The High Court has rejected claims that housing trans women who’ve committed sexual or violent offences against women in female prison facilities is discriminatory to cis women.
A judicial review against the government was launched last year to determine whether the Ministry of Justice’s policy on the care and management of trans prisoners discriminates against cis women.
The High Court returned its judgement on Friday (2 July), stating that the policies “do not involve an unjustified or disproportionate intrusion with the [Human Rights Act] Convention rights of women prisoners”.
The landmark case was brought by an unnamed cis female inmate at HMP Downview, who said she was sexually assaulted by a trans woman inmate with a conviction for rape.
She argued that her human rights were violated by having to be in the same prison as trans women prisoners who have convictions for sexual or violent offences against women, and that such policies should be declared unlawful.
The case was significant as the claimant was arguing for trans women to be treated less favourably than cis women in the context of prison policy, which if successful could’ve set a concerning precedent.
The argument tested the bounds of the Equality Act, which prohibits discrimination but allows for exemptions in certain circumstances when a measure is deemed to be “a proportionate means of achieving a legitimate aim”.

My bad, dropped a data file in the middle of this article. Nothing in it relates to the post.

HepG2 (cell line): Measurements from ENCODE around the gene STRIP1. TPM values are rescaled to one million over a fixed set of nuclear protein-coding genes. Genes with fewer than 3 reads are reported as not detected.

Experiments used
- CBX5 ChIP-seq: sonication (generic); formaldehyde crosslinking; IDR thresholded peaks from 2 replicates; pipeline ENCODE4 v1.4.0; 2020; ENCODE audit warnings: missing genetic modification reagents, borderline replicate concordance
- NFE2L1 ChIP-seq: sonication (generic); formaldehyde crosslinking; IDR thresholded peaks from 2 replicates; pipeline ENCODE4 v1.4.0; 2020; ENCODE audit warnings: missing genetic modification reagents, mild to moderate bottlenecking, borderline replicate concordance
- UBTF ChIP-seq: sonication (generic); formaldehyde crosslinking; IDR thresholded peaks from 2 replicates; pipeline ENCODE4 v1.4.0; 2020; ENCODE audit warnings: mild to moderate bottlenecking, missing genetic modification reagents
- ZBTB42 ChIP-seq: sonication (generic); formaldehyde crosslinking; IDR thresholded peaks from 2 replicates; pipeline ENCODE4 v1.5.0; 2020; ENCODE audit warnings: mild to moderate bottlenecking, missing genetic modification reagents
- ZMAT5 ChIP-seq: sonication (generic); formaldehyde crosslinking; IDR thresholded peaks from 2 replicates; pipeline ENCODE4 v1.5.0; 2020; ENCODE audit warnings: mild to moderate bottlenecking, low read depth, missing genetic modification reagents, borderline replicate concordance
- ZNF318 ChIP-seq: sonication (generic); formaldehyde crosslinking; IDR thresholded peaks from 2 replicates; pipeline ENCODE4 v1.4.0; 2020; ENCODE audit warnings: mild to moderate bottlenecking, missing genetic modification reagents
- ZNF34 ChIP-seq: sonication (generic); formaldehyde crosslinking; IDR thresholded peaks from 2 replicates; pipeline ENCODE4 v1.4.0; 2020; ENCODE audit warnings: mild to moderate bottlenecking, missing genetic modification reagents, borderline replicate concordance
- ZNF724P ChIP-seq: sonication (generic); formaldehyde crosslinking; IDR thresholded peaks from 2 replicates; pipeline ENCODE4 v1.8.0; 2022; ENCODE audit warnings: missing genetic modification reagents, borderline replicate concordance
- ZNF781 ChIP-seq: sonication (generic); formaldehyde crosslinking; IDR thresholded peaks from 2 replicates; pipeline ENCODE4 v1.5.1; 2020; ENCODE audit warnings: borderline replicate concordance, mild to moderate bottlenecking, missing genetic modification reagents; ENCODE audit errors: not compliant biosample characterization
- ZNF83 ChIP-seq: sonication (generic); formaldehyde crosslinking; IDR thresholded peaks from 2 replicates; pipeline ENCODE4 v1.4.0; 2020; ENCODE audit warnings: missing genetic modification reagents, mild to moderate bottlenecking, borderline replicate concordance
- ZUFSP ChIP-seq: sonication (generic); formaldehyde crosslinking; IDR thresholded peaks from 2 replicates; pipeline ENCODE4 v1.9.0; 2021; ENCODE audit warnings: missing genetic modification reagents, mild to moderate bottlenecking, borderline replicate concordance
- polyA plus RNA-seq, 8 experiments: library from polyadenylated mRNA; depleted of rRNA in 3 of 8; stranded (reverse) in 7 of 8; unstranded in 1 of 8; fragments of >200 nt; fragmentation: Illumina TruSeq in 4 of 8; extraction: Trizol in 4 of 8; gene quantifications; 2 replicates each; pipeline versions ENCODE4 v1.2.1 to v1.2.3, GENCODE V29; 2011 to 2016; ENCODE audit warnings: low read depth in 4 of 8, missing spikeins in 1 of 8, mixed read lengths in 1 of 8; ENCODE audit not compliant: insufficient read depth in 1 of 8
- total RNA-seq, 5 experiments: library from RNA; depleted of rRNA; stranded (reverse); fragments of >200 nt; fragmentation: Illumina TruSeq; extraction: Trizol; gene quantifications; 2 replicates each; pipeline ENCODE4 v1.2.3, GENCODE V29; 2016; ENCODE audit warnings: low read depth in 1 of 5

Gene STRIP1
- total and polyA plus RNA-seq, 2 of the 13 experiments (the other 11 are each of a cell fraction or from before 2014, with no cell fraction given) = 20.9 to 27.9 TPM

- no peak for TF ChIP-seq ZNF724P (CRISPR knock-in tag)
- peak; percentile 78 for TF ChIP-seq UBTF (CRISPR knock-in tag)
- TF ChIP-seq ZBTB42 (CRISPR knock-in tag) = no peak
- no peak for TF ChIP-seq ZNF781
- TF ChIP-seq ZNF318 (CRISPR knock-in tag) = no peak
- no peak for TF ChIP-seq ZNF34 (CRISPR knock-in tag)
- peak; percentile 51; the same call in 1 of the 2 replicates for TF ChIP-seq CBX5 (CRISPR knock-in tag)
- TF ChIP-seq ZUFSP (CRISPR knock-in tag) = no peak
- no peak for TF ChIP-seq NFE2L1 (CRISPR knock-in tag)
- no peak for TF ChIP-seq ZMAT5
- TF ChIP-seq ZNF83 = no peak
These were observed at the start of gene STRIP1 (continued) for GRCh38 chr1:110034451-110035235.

Her lawyers said that the Ministry of Justice should be compelled to exercise these exemptions, making it lawful to discriminate against trans women in this particular case, even if their gender has been legally recognised under the Gender Recognition Act.
High Court case attracted ‘gender-critical’ supporters
The milestone case was supported by several so-called “gender-critical” groups, including Fair Play for Women and a new anti-trans campaign group called Keep Prisons Single Sex.
The latter explicitly takes aim at trans people on its website under a section titled: “Can a man really become a woman?”
“The clear answer to this is no, he cannot,” it answers. “No matter how he presents himself, what he wears, what he believes about himself, or what changes he makes to his body through surgery or medical treatment, a man remains a man. A man cannot become a woman. (Nor can a woman become a man).”
This prompted the grassroots LGBT+ group Bent Bars collective to intervene in the case. Permission was granted by the court in January 2021.
A member of the Bent Bars collective, Dr S Lamble, highlighted the “harmful stereotypes” employed in the claimant’s argument as well as their “misuse of statistics” about trans inmates.
“We intervened because we were concerned that some of the arguments put forth in the case were reliant on faulty evidence and unsound statistical claims about trans prisoners,” the group said.
“We also intervened because we were concerned that these incorrect claims would perpetuate harmful and damaging stereotypes about trans prisoners specifically and trans people more generally.”
The court recognised these concerns, with the judge specifically referring to the claimant’s “misuse of the statistics, which in any event are so low in number, and so lacking in detail, that they are an unsafe basis for general conclusions.”